Economic and monetary union has sometimes been likened to a marriage. If so, it is more a marriage of convenience than a love-match. And in the absence of any greater emotional commitment among the euro members, their relationship is based on contractual trust alone. This makes the interplay between Greece and Germany, at the opposite ends of the debtor-creditor spectrum, all the more sensitive. The outcome (or lack of one) of today’s Eurogroup meeting in Brussels will reflect this delicate reality.

For EMU, breaking the rules is serious and damaging, because trust is more fragile than love. The analogy is between partners in a firm (where dishonesty between partners is unforgivable and quickly leads to breakdown) and partners in a marriage (where the ties are more emotional and so stronger, and can in some cases overcome even quite blatant cheating).

This comparative fragility is important. It means that political and financial leaders in Germany risk overplaying the line that ‘what we are asking Greece to do is for Greece’s own good’. It is not enough for everyone to agree on giving Greece sound advice – the Greeks can still decide not to take it.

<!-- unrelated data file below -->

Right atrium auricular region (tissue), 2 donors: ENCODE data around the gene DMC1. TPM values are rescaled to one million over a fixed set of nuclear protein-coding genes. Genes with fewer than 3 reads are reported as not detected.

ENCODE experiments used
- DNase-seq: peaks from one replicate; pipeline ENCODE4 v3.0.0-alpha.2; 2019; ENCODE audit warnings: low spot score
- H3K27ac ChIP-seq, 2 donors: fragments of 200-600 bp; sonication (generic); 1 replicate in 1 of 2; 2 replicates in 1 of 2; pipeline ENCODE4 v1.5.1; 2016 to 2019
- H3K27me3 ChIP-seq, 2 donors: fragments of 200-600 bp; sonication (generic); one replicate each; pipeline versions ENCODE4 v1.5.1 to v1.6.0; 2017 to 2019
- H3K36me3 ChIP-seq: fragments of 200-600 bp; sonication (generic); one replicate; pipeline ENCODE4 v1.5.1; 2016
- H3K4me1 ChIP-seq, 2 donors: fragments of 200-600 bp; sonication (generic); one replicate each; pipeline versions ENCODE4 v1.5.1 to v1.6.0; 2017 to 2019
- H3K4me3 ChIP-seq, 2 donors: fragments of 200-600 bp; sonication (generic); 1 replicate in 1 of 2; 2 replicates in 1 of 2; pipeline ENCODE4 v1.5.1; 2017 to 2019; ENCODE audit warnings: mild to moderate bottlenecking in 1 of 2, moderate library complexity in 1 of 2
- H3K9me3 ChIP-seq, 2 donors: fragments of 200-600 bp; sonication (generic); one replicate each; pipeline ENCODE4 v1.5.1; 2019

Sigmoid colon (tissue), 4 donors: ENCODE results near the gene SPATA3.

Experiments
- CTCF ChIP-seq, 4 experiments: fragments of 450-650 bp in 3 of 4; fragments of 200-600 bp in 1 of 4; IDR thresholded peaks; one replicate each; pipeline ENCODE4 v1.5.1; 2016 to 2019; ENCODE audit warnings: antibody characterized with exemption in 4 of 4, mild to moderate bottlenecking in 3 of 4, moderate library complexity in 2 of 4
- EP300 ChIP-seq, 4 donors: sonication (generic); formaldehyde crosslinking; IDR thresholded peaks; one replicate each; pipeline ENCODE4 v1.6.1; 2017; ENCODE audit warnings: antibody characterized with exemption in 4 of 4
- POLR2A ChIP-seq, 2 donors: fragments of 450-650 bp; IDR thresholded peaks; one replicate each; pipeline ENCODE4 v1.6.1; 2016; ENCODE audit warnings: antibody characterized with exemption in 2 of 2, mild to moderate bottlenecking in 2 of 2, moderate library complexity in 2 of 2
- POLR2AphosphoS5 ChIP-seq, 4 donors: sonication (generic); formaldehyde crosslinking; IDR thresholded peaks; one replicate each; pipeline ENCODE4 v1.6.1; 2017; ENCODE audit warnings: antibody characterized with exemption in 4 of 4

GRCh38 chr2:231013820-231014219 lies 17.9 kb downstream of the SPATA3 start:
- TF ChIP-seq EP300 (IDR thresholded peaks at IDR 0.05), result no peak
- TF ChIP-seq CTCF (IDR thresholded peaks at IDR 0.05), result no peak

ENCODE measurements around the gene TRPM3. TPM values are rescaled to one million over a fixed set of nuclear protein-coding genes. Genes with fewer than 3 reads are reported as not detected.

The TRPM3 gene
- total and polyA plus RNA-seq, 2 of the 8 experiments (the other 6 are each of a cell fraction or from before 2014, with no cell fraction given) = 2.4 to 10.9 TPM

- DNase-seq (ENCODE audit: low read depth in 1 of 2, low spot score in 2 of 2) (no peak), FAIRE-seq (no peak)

The analogy is the black sheep of a family, say an alcoholic. Everyone in the family (including the person concerned) wants the alcoholic to stop the damaging drinking. Yet the harder the righteous members of the family lecture the black sheep, the greater the risk that they will run off and do something irrational.

Germany is right in calling for deep structural and cultural reform in Greece. The country’s political economy is dysfunctional and corrupt. But if Germany pushes Greece too far, without leeway for resuming growth and lowering unemployment, the Greeks might abandon rationality. They could leave the euro, put up trade barriers, abandon democracy, turn to Russia. None of this would do anyone (not least the Greeks) any good. But desperate people do not always make sound and wise choices.